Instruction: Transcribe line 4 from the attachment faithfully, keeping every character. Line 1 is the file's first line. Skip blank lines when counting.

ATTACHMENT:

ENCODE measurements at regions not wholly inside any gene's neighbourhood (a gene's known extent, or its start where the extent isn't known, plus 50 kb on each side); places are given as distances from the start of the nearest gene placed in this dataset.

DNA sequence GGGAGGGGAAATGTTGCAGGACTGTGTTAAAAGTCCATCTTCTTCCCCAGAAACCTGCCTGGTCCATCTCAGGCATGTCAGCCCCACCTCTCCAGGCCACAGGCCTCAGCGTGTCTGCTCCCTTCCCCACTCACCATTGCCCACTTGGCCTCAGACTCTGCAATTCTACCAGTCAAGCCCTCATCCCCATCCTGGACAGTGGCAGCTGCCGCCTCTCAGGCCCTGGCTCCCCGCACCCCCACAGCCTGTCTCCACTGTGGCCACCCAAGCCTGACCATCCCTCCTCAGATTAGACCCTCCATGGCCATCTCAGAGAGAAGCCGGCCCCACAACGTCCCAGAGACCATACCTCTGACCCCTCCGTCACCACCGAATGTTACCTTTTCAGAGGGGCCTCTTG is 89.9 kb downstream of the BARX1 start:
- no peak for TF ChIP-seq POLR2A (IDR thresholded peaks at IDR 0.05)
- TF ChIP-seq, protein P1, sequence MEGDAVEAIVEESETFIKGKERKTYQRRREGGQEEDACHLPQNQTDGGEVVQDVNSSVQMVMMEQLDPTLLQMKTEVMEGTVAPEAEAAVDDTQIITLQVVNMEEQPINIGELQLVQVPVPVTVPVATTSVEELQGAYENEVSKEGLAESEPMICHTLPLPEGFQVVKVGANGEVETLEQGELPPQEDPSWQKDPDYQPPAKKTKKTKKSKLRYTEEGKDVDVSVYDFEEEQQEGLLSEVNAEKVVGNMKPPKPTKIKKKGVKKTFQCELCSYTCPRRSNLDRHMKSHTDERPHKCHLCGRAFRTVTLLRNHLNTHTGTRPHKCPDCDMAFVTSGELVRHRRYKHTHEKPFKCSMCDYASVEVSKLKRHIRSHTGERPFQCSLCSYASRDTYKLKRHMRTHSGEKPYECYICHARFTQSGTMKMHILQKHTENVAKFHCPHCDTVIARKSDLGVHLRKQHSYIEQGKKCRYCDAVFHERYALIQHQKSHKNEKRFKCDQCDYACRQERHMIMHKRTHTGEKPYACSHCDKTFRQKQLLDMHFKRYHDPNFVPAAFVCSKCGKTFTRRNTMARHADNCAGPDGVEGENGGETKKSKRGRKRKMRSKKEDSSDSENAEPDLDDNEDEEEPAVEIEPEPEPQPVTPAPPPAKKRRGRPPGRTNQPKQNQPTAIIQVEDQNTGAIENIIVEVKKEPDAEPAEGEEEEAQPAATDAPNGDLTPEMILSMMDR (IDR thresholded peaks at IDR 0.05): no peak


- TF ChIP-seq, protein P1, sequence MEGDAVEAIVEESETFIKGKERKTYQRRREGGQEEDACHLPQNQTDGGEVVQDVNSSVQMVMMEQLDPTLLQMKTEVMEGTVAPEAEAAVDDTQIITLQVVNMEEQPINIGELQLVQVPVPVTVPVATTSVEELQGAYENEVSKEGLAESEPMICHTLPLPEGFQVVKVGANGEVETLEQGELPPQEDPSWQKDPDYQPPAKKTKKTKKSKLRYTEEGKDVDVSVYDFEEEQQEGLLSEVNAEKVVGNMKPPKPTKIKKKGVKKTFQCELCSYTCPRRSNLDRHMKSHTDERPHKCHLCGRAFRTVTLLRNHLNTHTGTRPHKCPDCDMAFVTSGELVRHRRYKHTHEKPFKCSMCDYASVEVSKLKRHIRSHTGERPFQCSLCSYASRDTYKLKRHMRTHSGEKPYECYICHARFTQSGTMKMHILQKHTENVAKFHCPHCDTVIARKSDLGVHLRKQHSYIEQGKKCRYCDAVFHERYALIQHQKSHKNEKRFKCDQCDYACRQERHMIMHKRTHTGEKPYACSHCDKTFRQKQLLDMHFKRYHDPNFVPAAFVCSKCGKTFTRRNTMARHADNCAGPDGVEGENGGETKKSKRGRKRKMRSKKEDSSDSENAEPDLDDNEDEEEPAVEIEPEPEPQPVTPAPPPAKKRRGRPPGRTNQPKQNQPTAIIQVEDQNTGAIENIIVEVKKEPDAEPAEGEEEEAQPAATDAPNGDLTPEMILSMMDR (IDR thresholded peaks at IDR 0.05): no peak